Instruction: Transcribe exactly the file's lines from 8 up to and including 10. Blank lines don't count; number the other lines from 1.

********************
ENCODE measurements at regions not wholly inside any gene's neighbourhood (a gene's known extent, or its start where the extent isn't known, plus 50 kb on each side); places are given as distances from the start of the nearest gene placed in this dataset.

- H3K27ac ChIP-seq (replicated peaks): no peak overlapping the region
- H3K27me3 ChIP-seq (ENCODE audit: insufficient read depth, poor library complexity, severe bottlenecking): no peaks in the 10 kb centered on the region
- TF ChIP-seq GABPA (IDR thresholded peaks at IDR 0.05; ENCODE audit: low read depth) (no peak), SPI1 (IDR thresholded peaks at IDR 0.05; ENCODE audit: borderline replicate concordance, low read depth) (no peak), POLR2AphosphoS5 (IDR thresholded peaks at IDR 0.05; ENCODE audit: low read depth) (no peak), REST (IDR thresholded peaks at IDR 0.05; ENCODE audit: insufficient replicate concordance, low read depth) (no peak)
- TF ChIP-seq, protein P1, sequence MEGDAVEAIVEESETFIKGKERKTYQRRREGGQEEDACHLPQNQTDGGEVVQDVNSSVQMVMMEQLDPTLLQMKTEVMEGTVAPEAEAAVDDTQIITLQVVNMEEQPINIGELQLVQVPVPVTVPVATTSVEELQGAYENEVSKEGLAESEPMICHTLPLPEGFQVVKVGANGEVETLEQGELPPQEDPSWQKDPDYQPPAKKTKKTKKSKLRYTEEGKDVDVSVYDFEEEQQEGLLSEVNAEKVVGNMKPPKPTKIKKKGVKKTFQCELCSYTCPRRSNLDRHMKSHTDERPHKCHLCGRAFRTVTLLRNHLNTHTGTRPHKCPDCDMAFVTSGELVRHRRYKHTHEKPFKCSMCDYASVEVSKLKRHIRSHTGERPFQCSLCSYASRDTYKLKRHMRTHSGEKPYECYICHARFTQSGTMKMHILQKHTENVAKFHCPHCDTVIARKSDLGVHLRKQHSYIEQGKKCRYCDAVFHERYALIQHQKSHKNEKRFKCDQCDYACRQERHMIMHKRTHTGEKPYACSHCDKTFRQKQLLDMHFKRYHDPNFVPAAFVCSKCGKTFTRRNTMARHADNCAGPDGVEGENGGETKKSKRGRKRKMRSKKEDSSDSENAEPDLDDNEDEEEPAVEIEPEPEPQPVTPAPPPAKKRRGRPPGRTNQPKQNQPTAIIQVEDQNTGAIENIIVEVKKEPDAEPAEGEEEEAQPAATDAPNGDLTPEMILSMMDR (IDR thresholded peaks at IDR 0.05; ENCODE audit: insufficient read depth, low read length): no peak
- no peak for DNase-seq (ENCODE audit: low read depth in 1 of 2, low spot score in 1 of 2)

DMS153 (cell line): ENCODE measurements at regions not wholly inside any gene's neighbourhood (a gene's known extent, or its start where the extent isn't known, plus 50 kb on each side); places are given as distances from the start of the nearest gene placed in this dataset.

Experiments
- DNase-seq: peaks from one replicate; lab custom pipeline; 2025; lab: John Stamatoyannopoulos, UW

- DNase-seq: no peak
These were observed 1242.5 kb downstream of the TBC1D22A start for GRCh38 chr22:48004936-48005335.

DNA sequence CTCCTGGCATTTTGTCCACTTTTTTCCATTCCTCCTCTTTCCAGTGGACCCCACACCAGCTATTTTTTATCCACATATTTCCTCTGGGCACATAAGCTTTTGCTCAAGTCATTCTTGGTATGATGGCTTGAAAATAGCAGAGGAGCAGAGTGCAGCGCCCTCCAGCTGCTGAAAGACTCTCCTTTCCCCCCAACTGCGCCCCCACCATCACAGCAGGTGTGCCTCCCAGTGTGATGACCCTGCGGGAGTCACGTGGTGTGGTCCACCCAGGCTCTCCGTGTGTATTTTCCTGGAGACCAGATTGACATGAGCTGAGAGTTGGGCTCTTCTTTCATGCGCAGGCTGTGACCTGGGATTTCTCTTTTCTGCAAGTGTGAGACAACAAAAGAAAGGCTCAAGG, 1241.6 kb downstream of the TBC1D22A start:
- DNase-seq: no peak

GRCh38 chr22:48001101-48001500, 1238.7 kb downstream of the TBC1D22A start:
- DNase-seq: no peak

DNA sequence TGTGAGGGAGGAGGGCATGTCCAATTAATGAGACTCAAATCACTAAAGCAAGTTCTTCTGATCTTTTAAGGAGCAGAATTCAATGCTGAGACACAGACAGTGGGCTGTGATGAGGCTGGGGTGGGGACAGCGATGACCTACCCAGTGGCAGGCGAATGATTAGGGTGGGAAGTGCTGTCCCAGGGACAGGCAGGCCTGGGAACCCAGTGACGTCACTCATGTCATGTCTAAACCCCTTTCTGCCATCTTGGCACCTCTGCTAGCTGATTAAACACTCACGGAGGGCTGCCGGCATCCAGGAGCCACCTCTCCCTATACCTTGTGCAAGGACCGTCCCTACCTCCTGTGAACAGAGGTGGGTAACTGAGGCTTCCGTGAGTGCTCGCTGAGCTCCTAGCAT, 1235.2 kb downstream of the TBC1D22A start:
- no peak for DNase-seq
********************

Experiments
- DNase-seq: peaks from one replicate; lab custom pipeline; 2025; lab: John Stamatoyannopoulos, UW

- DNase-seq: no peak